• Educate realtors on the benefits of management: Most realtors like having a responsible management entity (RME) to contact when a house is being purchased or sold. Realtors liked the convenience of sitting down with the RME, reviewing the file and becoming better informed of past maintenance as well as any problems with the system. Many realtors said it made disclosure laws a little easier to comply with when they knew so much about a home’s system; homeowners also felt it increased their property value. Many new residents move from cities to smaller communities and don’t know how to care for or maintain a septic system; having a RME is a good investment and a way to reduce maintenance costs.

How the three California communities manage their onsite treatment systems

Decentralized wastewater management entities have a long-standing history in California. Some of these entities have been managing community septic systems for more than 35 years, and California houses one of the largest systems with 11,000 individual septic systems. While some would consider sizable cities that stay on managed septic systems challenging, many community residents, local authorities and regulatory bodies believe that this type of system can be a long-term affordable and sustainable option.

Sea Ranch

Marshall On-Site Wastewater Disposal Zone


A two-hour drive north from San Francisco, the Sea Ranch community extends ten miles along the northern California coastline. Built in the 60s and 70s, many of the homes relied on individual wastewater systems. Half the homes were built in an area susceptible to high groundwater, with coastal meadows and terrace soils causing wastewater system malfunctions. Aging infrastructure, challenging conditions and poor system maintenance in this upscale resort community posed a threat to local and coastal waterways. As a result, a moratorium was placed on future development in the community.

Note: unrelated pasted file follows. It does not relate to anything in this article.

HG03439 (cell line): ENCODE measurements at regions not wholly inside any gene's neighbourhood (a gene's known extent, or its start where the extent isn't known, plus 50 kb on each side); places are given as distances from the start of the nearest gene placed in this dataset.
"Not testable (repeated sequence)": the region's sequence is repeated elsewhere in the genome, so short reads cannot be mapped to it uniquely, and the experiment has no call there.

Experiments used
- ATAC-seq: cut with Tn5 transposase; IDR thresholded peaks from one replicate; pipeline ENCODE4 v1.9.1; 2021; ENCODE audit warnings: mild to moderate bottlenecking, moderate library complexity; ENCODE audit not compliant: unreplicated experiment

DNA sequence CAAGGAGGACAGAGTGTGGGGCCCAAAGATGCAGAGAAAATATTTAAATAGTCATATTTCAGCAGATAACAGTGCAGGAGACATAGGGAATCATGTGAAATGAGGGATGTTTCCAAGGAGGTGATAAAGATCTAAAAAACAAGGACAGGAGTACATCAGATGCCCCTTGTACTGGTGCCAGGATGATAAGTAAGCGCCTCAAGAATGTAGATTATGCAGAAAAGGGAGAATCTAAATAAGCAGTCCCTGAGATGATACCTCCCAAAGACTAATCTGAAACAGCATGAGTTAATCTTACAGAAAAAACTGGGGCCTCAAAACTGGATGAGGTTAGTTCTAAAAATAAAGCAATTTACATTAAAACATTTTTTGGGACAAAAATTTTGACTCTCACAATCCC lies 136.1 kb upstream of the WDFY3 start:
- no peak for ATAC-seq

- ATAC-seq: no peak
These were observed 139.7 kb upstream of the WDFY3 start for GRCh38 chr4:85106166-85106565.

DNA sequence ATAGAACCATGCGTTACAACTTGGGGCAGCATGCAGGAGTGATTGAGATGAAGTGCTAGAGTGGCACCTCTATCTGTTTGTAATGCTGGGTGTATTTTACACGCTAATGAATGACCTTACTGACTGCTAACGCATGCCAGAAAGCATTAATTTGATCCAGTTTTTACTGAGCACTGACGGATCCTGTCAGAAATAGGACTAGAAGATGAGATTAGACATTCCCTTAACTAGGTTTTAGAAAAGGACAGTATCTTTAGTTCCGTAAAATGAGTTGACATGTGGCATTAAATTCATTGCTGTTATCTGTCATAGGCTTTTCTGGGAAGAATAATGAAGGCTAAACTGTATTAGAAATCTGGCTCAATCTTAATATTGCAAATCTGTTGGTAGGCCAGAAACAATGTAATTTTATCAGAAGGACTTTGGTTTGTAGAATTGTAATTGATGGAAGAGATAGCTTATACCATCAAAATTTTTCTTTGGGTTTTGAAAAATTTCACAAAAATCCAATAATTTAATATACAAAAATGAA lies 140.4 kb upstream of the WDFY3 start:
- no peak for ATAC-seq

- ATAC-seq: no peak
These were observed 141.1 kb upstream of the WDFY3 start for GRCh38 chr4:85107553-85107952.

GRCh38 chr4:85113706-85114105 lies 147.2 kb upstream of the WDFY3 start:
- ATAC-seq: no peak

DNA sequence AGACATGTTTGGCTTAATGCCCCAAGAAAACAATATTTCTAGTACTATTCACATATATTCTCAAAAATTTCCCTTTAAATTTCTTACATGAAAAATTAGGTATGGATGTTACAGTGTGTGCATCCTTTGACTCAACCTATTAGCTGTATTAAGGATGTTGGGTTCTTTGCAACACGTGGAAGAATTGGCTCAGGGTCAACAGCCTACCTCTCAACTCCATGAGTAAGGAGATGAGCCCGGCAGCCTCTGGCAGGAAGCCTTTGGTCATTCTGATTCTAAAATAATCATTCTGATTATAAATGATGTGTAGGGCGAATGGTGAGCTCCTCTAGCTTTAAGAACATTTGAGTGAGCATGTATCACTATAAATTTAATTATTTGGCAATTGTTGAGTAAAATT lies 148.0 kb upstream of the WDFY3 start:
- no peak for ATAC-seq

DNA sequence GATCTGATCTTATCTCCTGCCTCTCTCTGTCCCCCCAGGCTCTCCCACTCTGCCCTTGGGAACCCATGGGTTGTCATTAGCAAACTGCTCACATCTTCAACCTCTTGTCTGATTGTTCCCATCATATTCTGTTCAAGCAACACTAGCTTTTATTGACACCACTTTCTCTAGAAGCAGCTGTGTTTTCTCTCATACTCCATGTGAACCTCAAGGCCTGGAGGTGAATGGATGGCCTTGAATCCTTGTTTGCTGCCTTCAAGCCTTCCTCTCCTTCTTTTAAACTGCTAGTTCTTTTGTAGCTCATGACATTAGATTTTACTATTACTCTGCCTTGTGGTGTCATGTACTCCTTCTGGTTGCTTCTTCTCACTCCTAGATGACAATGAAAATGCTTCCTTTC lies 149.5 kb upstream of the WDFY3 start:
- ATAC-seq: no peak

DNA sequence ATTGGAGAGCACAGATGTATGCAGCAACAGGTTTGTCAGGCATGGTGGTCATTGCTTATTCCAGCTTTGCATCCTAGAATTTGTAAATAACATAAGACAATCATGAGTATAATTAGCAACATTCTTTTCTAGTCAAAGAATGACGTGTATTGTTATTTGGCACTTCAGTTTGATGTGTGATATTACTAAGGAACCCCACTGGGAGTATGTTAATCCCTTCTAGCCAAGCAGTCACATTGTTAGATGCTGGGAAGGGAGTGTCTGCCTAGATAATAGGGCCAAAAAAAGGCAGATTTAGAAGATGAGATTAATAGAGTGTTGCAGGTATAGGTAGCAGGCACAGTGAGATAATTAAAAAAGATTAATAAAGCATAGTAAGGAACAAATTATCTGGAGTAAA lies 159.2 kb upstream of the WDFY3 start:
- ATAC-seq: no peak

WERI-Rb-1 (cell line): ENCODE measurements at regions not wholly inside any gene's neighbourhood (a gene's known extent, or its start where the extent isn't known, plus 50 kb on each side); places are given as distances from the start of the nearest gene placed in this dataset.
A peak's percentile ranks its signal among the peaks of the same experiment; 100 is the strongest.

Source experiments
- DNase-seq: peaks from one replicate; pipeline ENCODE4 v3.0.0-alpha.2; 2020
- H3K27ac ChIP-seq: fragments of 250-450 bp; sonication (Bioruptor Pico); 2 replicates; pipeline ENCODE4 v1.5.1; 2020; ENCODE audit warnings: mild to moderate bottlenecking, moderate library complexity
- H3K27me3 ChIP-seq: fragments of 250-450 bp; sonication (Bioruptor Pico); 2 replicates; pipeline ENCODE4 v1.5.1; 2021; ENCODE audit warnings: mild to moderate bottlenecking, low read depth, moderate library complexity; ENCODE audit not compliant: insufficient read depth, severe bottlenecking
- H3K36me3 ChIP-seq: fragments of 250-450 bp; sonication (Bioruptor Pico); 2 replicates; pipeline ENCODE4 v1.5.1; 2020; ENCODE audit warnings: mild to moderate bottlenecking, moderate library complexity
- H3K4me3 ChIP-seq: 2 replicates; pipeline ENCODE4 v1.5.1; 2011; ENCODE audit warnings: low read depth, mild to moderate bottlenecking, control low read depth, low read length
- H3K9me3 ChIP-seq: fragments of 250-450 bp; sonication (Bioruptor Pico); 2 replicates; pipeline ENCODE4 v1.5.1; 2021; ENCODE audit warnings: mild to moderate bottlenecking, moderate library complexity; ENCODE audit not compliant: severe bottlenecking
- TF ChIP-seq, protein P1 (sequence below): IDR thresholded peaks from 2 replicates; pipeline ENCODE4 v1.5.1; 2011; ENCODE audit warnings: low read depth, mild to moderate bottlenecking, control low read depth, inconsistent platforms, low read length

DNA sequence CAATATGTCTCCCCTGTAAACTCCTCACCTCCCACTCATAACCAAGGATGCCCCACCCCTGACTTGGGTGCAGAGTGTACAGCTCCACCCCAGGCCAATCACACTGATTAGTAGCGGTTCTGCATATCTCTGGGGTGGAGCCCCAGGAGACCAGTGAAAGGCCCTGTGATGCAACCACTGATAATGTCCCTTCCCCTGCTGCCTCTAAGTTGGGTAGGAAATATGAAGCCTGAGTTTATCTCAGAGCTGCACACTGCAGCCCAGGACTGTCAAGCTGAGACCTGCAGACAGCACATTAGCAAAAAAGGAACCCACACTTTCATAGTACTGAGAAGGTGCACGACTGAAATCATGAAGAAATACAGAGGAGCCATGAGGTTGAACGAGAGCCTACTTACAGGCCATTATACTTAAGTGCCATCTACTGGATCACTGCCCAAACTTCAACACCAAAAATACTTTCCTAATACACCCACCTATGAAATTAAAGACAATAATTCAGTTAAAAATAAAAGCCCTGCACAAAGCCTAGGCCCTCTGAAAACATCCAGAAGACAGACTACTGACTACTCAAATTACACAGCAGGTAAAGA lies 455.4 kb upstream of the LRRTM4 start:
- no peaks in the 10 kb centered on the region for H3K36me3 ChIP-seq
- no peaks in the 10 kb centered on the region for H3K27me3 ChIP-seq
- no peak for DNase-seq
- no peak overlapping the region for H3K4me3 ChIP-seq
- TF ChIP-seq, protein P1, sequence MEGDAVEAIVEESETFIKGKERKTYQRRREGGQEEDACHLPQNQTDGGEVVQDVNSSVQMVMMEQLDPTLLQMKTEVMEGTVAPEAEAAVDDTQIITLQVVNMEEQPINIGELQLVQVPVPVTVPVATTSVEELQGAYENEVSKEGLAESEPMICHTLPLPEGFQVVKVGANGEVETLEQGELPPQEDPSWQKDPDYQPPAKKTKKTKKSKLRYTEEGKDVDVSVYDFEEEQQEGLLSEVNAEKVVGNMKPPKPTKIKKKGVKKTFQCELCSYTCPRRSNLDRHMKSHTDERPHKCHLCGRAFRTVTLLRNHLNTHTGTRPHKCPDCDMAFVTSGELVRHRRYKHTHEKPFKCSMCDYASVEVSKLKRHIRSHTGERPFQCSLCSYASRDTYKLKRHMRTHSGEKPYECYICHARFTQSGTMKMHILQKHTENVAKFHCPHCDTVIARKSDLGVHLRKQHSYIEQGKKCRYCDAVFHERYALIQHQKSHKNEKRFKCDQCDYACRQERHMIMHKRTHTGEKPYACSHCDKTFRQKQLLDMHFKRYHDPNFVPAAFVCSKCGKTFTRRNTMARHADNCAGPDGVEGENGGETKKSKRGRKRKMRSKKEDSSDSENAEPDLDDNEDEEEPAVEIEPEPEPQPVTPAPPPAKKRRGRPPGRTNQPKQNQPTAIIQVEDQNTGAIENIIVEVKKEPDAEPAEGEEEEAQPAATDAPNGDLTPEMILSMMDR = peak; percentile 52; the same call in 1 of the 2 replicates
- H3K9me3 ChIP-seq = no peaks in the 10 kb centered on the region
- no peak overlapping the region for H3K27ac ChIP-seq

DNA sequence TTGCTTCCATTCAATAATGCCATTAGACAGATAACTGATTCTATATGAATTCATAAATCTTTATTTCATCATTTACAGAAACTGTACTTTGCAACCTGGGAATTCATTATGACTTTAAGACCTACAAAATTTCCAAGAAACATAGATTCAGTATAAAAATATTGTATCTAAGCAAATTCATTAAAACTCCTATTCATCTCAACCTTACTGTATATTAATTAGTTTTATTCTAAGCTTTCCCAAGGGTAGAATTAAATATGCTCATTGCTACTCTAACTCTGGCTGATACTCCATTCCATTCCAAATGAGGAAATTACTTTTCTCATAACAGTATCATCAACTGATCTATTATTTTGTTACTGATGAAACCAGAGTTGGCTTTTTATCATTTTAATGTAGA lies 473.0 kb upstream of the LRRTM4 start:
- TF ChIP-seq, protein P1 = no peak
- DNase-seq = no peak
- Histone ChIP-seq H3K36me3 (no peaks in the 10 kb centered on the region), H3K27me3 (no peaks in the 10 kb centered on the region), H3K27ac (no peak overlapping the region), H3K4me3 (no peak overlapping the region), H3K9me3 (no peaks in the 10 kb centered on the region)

Systems served: 2,300 lots, 1,500 homes with individual septic systems, about 600 homes on two large, clustered systems.

Annual operating budget: $250,000; per system/household fee of $195

Marshall is located in Marin County, along the eastern shore of Tomalas Bay, and is 15 miles southeast of Bodega Bay. The community systems were identified as a contributing source of public health and water-quality problems in Tomalas Bay. The project included the development of a septic tank effluent pumping (STEP) collection system and community leach field for the first phase of homes. An onsite wastewater management zone was formed to oversee operation and maintenance.

Systems served: Currently, 35 homes are on the inspection and monitoring program (first phase). The second phase will bring in an additional 20 properties.

Operating costs: Residents pay $235.50 monthly, which includes a $135 loan payment and $100.50 operations and maintenance tax assessment. Annual costs do not include an additional $350 for septic tank pumping, which occurs every three to four years.

The Town of Paradise is the largest unsewered city in California. The town’s Onsite Sanitation Division approves the design and monitors the operation of wastewater disposal. Water quality is constantly monitored and reviewed by state agencies. The work of the division has historically received high marks from residents, developers, the building trades community, and regulatory agencies.

System served: 11,000 septic systems in an 18.5-square-mile area.

Operating cost: Residents pay $31.22 annually for an operating permit. Residents also pay $415 for a pumping evaluation fee.



Thanks to Karen McBride, an Environmental Rural Development Specialist in California for RCAC, the Western RCAP, for this article. She is the originator of the Sea Ranch On-Site Wastewater Zone and has been working with rural communities and RCAC for the past 16 years.